Further Reading
  • citation-type="booksimple"

    xlink:type="simple">Allison, Graham T. Essence of Decision: Explaining the Cuban Missile Crisis. Boston: Little, Brown, 1971. A scholarly study exploring the bureaucratic decision-making process during the crisis. Attempts to explain Kennedy’s actions through the use of certain theoretical models.
  • citation-type="booksimple"

    xlink:type="simple">Blight, James G., and David A. Welch. On the Brink: Americans and Soviets Reexamine the Cuban Missile Crisis. New York: Hill & Wang, 1989. Uses key interviews with policy makers, including coverage of the 1987 Cambridge Conference at which key players from both sides reconvened to discuss the crisis. Foreword by McGeorge Bundy.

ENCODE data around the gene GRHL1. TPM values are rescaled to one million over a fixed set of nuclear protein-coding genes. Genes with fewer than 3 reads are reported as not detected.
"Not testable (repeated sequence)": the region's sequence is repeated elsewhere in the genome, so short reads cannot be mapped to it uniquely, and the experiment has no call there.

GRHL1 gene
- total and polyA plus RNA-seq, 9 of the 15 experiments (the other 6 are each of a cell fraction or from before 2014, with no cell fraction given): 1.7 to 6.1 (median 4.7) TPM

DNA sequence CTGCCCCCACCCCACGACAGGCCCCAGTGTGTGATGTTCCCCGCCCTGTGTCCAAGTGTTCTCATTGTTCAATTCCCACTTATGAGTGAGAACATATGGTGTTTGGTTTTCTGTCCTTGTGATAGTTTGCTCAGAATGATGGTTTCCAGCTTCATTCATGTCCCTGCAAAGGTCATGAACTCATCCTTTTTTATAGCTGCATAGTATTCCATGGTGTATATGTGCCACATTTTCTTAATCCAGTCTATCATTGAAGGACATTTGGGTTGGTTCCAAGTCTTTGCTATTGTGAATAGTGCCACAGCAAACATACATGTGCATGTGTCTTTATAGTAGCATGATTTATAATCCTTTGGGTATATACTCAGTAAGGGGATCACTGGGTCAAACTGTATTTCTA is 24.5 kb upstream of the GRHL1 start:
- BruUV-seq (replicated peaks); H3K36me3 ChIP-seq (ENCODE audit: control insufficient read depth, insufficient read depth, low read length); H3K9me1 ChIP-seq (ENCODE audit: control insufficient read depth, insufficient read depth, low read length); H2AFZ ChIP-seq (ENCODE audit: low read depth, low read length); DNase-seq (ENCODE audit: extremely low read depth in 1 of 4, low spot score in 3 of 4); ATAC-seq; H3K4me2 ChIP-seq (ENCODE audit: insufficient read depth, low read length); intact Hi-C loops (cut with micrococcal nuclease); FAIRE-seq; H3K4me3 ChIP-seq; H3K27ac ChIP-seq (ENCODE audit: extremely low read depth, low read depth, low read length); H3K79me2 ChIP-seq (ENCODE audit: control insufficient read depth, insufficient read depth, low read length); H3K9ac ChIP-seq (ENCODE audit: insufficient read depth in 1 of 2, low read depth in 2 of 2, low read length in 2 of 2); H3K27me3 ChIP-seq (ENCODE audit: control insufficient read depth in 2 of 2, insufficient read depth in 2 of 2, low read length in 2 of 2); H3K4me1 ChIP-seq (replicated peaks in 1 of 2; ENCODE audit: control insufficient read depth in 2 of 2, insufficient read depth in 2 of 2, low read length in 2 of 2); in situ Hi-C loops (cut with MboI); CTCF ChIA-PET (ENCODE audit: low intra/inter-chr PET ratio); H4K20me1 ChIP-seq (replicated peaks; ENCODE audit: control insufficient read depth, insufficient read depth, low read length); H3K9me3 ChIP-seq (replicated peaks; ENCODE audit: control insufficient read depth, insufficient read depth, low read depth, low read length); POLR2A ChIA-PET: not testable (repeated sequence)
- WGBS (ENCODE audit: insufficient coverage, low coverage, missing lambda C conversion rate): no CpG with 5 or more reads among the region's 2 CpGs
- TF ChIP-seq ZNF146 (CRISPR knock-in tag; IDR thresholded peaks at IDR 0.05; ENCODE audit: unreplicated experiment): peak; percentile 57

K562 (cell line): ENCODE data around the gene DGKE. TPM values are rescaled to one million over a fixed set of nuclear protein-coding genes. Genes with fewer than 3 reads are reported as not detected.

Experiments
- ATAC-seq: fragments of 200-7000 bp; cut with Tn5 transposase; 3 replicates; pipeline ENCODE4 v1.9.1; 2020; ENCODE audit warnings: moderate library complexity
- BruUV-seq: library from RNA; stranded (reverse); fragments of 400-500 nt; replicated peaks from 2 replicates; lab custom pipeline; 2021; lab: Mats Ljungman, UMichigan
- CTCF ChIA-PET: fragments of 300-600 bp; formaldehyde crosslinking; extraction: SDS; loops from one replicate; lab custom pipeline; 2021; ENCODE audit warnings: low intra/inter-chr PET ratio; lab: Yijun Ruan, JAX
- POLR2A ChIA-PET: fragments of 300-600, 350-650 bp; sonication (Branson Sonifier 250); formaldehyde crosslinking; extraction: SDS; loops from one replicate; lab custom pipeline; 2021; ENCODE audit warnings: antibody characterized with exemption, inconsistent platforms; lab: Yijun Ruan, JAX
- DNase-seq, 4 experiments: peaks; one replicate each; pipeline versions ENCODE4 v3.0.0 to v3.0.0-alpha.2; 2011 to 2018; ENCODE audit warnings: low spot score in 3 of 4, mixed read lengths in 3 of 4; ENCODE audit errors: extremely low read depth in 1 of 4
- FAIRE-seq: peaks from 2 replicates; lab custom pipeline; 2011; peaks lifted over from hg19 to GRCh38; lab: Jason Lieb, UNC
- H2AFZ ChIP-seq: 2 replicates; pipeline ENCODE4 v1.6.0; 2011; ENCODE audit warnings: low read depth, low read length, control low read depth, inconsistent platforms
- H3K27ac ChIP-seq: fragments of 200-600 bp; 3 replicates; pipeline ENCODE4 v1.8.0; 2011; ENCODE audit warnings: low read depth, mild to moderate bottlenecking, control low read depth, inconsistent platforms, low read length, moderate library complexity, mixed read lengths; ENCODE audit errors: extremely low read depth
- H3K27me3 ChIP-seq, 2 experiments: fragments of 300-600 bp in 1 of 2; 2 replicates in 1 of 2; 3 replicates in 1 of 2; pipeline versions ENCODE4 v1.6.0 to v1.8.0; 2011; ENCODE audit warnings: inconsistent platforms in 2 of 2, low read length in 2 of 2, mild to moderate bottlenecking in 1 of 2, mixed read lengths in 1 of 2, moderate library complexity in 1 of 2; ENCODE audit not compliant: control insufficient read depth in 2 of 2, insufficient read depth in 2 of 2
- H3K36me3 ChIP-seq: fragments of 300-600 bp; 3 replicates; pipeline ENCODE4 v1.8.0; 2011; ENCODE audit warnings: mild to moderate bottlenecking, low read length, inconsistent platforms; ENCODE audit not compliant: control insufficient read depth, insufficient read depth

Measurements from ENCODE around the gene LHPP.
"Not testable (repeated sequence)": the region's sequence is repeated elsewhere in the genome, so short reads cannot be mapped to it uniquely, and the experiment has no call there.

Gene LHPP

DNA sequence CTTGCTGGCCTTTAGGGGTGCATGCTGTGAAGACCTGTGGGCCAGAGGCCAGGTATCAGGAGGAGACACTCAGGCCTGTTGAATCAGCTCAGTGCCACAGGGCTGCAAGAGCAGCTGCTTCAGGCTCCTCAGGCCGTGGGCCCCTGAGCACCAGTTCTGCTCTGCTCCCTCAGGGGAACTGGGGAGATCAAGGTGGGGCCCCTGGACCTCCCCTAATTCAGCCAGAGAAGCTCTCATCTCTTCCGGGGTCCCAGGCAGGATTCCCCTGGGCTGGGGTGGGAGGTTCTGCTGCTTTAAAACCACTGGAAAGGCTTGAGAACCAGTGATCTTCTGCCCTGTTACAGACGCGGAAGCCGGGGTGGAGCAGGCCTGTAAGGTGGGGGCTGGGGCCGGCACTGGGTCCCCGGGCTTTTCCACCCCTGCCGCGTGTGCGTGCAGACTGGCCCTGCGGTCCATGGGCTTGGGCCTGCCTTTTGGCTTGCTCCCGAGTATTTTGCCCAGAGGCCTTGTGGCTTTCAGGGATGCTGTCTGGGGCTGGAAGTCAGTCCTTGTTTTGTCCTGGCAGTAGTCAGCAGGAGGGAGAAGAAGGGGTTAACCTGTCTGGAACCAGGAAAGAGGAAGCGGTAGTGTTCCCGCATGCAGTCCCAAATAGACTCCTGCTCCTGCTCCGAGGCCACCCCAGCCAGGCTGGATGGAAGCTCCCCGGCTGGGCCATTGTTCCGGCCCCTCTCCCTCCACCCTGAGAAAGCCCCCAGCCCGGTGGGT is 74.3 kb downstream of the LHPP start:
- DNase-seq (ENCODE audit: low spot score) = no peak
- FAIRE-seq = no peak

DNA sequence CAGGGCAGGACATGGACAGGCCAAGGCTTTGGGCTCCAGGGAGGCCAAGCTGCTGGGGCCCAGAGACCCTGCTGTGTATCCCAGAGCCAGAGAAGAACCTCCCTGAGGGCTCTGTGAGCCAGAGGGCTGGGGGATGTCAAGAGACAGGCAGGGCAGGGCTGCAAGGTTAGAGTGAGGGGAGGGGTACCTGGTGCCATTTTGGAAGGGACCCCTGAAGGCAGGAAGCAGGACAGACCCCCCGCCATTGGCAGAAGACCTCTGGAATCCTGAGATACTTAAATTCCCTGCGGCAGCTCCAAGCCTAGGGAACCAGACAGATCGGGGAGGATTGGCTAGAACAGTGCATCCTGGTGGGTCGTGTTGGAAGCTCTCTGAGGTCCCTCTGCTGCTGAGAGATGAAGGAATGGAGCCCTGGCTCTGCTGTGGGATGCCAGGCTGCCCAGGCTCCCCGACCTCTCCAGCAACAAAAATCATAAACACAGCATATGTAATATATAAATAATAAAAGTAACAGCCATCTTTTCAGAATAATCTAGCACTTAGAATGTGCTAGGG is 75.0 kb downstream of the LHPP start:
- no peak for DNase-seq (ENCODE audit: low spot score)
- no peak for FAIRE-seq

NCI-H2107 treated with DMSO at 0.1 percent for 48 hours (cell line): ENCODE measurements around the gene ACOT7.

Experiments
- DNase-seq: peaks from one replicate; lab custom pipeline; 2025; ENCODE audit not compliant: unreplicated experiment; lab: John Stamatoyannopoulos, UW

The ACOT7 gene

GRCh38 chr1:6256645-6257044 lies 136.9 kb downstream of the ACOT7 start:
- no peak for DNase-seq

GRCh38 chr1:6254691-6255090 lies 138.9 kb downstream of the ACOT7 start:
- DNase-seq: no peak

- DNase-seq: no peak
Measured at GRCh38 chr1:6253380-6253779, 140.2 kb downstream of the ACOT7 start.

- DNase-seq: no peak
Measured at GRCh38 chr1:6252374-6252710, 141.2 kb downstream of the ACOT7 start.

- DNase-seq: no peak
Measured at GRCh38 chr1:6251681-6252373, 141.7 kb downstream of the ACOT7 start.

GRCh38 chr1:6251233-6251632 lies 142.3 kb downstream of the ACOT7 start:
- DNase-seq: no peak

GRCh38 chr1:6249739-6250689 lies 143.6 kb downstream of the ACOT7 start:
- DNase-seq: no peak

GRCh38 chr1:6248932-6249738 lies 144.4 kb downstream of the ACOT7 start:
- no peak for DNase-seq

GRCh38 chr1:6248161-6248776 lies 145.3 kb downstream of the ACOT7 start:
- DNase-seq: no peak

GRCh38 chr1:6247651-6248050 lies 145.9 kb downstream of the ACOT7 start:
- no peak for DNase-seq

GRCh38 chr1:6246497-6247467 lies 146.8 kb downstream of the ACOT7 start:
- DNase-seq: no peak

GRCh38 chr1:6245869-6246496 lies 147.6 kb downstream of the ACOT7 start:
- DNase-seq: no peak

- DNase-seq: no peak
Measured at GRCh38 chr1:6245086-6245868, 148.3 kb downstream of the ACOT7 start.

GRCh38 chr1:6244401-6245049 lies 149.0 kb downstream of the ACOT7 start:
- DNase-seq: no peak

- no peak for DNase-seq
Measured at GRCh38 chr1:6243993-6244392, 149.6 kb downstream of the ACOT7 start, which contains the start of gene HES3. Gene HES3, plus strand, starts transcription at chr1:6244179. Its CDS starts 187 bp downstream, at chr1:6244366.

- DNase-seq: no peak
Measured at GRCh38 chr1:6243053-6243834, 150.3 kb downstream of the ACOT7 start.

• citation-type="booksimple"

    xlink:type="simple">Dinnerstein, Herbert S. The Making of a Missile Crisis, October, 1962. Baltimore: Johns Hopkins University Press, 1976. Provides an exemplary overview of Soviet perceptions.
  • citation-type="booksimple"

    xlink:type="simple">George, Alice L. Awaiting Armageddon: How Americans Faced the Cuban Missile Crisis. Chapel Hill: University of North Carolina Press, 2003. Study of the social aspects of the crisis, and how the near-disaster affected the American psyche. Discusses public opinion and civil defense.
  • citation-type="booksimple"

    xlink:type="simple">Kennedy, Robert F. Thirteen Days: A Memoir of the Cuban Missile Crisis. 1969. New ed. New York: W. W. Norton, 1999. The president’s brother details the day-to-day activities of the Ex Comm during the crisis. Includes a new foreword.
  • citation-type="booksimple"

    xlink:type="simple">LaFeber, Walter. America, Russia, and the Cold War, 1945-2002. Updated 9th ed. Boston: McGraw-Hill, 2004. Focuses on the complex relationship between the two countries during the Cold War. Includes discussion of various treaties and agreements.